The lung must be fully mobilized. The anterior and posterior pleural reflections over the hilum are divided. The inferior pulmonary ligament is divided back to the inferior pulmonary vein. The chest should be surveyed carefully to ensure that no obvious contraindications for the procedure exist (e.g., pleural metastases, interlobar spread, etc.). Separation of the pulmonary arterial and venous supplies to the upper lobe and completion of the horizontal fissure and cephalad aspect of the major fissure follow.

Once the lobe is isolated, the subcarinal space is dissected until the pericardium and carina are easily visualized. This entails mobilizing the esophagus from the airway. The subcarinal lymph node packet is removed. The anterior aspect of the right mainstem bronchus and bronchus intermedius then are freed from loose fibroareolar attachments to the pulmonary artery. The ongoing pulmonary artery is distracted from the airway with gentle traction inferiorly and anteriorly.

Umbilical tapes are passed around the proximal right mainstem bronchus and the bronchus intermedius, and the proximal airway should be completely mobile (Fig. 66-4). Unless disease extends close to the carina, the proximal right mainstem bronchus should not be skeletonized, and the azygos vein seldom needs to be divided. The airway is transected in a perpendicular fashion proximally and distally (Fig. 66-4, inset). The specimen is sent for margin analysis. Determining the exact location for airway division can be aided by bronchoscopy. To reduce tension on the bronchial anastomosis, proximal and distal release maneuvers are performed. Standard proximal release maneuvers involve dissection of the anterior and, if necessary, posterior mainstem bronchus and trachea from investing fibroalveolar tissues. Since most of the proximal airway vascular supply is segmental and delivered through lateral pedicles, the airway is mobilized circumferentially above and below these lateral attachments without compromising the blood supply. Extensive, complete circumferential dissection results in ischemia at the anastomosis. For right-sided bronchoplastic resections, the left mainstem bronchus is easily mobilized by adhering to the same principle. The right mainstem bronchus, however, cannot be easily dissected for left-sided resections. Little is gained by extended (5 cm) anterior and posterior mobilization because the proximal airway still will be tethered by its lateral vascular attachments.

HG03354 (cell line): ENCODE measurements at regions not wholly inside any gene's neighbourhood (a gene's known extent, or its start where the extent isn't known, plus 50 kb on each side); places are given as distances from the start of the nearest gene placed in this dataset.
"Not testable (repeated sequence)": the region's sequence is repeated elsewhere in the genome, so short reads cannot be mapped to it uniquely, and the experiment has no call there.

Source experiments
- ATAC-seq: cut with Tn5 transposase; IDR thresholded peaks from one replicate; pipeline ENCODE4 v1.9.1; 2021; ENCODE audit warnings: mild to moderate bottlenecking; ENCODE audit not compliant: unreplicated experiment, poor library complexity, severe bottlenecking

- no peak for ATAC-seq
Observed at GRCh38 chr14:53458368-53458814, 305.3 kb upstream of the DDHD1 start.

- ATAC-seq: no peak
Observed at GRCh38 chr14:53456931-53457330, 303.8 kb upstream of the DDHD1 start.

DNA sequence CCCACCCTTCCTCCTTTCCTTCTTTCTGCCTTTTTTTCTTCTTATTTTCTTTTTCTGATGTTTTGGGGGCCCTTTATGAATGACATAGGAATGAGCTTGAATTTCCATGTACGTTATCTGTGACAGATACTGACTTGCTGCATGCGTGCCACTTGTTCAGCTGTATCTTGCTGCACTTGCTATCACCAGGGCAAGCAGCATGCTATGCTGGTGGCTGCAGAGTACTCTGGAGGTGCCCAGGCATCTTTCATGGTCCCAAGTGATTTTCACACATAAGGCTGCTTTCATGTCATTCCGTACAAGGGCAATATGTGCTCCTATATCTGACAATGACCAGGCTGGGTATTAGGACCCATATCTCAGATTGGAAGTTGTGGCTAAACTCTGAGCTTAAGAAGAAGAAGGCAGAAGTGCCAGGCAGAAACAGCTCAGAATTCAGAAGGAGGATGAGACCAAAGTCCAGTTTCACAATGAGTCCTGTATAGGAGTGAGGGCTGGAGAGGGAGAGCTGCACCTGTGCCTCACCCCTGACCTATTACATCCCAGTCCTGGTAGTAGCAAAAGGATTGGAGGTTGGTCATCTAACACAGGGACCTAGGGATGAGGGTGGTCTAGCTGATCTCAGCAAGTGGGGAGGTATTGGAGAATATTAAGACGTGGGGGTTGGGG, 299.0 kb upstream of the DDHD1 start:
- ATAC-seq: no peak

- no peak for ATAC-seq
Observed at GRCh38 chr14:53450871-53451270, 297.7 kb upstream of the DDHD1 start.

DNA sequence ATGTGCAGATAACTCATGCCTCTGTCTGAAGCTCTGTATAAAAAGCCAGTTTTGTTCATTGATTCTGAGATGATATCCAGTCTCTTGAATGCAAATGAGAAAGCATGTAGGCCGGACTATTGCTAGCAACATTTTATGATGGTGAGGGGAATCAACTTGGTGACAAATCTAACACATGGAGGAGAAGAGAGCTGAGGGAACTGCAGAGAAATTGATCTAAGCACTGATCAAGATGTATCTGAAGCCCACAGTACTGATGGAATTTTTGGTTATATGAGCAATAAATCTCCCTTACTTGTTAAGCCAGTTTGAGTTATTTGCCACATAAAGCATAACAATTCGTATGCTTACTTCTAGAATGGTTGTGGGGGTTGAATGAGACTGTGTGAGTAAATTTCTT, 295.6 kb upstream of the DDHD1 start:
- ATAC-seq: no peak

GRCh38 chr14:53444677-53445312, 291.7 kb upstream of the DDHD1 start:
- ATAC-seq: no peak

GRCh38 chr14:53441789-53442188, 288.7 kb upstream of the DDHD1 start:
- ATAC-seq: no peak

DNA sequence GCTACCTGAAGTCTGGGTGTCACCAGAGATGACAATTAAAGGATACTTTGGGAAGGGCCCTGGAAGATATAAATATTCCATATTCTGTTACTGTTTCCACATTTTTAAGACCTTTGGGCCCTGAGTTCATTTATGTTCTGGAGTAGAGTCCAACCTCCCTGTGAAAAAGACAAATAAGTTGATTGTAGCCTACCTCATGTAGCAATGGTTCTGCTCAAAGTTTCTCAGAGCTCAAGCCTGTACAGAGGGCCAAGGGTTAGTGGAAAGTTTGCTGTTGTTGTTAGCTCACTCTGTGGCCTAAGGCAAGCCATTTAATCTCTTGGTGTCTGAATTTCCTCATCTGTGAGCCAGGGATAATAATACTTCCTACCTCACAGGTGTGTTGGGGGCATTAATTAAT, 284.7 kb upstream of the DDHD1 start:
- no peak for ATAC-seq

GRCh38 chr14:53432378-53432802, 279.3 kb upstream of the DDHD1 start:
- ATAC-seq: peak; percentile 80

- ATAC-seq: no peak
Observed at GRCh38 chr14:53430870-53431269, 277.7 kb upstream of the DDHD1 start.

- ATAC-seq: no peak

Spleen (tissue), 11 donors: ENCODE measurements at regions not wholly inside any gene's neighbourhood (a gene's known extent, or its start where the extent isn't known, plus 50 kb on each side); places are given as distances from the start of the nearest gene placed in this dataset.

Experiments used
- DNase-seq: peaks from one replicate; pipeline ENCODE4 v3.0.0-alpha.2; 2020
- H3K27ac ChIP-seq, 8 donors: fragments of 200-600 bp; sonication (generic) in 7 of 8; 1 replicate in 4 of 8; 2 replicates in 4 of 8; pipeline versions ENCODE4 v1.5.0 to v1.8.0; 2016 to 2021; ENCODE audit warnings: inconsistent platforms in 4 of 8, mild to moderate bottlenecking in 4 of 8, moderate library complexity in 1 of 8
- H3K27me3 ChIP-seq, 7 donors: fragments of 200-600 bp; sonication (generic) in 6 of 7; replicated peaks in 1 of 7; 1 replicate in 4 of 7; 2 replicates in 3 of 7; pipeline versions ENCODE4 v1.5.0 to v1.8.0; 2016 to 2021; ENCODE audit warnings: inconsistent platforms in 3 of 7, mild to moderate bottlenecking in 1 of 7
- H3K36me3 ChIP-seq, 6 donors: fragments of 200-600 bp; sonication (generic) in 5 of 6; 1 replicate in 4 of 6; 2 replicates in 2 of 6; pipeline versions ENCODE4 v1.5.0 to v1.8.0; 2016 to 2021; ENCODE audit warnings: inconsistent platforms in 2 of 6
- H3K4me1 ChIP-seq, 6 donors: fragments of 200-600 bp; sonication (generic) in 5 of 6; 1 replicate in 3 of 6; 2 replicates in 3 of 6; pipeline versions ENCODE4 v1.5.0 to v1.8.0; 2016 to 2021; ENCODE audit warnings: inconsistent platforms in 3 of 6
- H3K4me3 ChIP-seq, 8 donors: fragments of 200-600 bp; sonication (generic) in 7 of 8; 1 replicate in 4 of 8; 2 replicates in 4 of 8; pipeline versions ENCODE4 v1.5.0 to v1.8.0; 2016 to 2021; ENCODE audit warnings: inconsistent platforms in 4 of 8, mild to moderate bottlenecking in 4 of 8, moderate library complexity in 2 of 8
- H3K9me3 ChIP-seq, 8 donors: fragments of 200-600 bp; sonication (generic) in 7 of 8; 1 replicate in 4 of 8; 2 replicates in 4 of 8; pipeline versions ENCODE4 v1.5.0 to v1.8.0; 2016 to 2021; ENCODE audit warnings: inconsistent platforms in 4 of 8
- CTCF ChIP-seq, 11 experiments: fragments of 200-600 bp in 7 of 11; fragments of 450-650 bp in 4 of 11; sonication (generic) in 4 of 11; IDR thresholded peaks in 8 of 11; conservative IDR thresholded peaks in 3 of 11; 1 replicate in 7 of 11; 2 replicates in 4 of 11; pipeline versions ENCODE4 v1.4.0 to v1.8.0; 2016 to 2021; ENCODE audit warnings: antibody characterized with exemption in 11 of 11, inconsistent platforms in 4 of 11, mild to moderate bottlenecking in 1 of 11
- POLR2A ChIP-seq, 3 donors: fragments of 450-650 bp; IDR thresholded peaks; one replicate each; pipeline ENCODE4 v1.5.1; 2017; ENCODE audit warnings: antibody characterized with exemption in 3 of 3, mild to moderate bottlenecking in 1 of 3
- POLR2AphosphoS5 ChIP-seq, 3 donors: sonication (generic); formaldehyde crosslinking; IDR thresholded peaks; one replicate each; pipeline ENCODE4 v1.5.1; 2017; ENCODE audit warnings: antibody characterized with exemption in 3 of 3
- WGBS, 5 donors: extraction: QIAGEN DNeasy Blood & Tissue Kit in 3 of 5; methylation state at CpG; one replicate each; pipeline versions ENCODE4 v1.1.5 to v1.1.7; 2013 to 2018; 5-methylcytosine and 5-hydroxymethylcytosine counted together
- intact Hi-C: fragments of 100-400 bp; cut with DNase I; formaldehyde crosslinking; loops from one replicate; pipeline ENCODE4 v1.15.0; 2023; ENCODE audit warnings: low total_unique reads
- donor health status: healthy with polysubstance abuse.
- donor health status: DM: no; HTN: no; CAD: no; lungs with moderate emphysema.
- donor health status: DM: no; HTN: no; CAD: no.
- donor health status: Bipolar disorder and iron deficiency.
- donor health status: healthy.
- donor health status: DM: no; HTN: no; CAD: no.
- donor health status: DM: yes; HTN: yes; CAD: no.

Figure 66-4.